Encryption Start-Ups and Cyber-Security in 2014

In the age of Edwardemail-secret-shst-120621 Snowden’s less and less “shocking” revelations and the hip, new WikiLeaks saga, with the USA recently caught in a spying kerfuffle with Germany, and cyber espionage making headway in US-China relations, questions of online security are becoming all important at hyper-speeds for government agencies, national and international corporations but also private individuals and companies.

This article from Forbes, “How To Send Email Without Leaving Any Data Traces,” explains where encrypted technology stands today and mentions a few companies that offer encrypted email services. It appears the biggest current challenge encryption technology and cyber security face is achieving total security. The concern lies, not so much in protecting the actual content of the emails, but with meta-data tied to email delivery:

“[M]any encryption services and software can hide the contents of the letter, they still let others see an email’s metadata, the bits of information surrounding the email such as sender, recipient, timestamp and subject message.” All of this information is “sensitive information,” and can reveal “the name of medical clinics, businesses or political parties with which one is in touch.”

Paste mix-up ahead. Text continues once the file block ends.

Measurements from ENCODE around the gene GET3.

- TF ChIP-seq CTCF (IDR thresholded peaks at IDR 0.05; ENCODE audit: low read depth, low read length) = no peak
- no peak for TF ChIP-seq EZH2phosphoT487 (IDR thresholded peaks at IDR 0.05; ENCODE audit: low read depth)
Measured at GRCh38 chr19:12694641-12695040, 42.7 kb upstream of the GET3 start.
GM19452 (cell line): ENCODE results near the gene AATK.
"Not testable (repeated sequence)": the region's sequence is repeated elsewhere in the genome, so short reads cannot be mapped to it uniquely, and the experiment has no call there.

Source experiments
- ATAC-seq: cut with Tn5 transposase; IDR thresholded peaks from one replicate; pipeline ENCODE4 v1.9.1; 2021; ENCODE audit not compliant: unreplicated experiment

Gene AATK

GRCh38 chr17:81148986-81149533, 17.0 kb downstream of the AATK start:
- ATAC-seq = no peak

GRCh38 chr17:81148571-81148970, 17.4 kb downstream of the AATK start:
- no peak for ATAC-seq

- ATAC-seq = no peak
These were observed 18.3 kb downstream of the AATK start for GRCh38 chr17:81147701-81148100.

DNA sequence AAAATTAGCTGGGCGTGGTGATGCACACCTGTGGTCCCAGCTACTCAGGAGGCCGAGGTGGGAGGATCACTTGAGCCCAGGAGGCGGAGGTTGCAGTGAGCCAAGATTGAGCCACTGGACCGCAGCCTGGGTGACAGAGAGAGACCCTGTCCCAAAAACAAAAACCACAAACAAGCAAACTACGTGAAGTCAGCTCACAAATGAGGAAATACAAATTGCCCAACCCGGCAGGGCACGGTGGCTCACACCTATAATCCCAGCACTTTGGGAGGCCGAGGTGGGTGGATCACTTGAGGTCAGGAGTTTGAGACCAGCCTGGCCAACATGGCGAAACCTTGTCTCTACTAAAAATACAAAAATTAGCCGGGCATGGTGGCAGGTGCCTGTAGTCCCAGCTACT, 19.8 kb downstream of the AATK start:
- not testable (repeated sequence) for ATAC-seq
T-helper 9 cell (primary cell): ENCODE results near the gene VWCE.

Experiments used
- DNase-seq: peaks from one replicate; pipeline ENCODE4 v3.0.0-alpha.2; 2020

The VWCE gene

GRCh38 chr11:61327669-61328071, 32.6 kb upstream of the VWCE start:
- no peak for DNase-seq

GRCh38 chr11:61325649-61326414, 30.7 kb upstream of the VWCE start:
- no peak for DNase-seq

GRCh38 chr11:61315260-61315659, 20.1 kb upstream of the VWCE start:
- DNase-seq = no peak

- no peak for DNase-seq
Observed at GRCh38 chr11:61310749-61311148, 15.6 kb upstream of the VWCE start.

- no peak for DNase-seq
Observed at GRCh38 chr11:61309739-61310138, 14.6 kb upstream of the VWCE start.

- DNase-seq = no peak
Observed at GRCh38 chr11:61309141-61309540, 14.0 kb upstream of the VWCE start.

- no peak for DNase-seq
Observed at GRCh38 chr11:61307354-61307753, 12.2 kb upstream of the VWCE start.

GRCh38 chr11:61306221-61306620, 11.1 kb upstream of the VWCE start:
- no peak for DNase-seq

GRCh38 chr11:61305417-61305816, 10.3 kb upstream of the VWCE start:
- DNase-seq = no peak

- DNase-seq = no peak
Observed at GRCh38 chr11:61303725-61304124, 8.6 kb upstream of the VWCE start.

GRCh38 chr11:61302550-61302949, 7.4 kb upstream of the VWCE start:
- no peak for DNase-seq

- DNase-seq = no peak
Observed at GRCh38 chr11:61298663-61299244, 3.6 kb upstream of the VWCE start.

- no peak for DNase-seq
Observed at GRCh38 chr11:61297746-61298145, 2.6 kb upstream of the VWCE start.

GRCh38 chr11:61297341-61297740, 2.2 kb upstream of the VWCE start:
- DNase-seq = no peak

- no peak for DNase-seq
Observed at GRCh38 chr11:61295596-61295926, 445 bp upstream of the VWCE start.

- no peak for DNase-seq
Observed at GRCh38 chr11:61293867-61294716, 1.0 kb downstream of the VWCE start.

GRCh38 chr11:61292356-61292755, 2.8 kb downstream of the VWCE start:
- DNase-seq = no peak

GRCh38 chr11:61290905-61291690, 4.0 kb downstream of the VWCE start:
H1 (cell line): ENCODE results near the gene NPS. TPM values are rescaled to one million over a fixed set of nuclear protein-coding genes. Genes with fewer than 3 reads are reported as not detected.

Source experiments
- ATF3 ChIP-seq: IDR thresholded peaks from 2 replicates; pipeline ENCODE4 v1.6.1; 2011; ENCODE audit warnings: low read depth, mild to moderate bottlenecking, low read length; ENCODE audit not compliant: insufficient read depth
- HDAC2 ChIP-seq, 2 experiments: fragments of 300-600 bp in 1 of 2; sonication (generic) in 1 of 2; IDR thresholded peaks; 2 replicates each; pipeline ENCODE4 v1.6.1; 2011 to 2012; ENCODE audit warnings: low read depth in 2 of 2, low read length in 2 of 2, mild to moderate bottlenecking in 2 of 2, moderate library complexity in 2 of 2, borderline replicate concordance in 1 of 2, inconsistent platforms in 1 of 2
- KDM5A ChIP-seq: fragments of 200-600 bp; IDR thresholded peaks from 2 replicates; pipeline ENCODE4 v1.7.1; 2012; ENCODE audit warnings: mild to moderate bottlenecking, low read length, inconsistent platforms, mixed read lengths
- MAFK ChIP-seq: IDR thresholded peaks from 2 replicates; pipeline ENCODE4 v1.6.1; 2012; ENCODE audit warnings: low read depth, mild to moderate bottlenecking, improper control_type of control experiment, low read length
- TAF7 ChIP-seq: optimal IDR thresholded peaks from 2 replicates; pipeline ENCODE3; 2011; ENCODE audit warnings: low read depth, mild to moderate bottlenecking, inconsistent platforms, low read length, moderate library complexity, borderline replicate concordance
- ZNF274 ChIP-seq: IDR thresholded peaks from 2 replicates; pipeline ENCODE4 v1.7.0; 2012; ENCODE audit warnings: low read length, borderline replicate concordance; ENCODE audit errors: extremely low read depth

Regardless of one’s security demands, email encryption technology is in a state of rapid development and is moving towards solving the vulnerability of meta-data. The Forbes article names the Scottsdale, AZ start up ShazzleMail, founded by majority stakes holder Cliff Boyle–a company who claims to successfully hide meta-data in email transmissions by sending the email directly to a recipient on ShazzleMail’s own servers.

The article goes on to list two other companies who offer their own spin on meta-data encryption: Rællic Systems and Enlocked. Rællic offers 3 levels of security all the way up to the “Tin Foil Hit” level. Enlocked, on the other hand “unveiled a new service it says offers “military-grade email security” for small businesses and professionals by encrypting a message directly on a computer or phone before it is sent.”

The prevailing attitude with encrypted technology is that it is not “a 100 percent guarantee of privacy.” However, depending on the level of security one requires, the services companies such as ShazzleMail  offer are good enough. For example, the content of encrypted emails is not only hidden from prying eyes, once the emails are sent there is no way to trace the emails. This lends itself, as the Forbes article explains, to benefits such as protecting the email correspondences of those engaged in lawsuits.

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Seattle CPA+John Huddleston has written extensively on tax related subjects of interest to small business owners. Since 2002, he has owned his own small business, Huddleston Tax CPAs. He is a graduate of Washington State University and the University of Washington School of Law.

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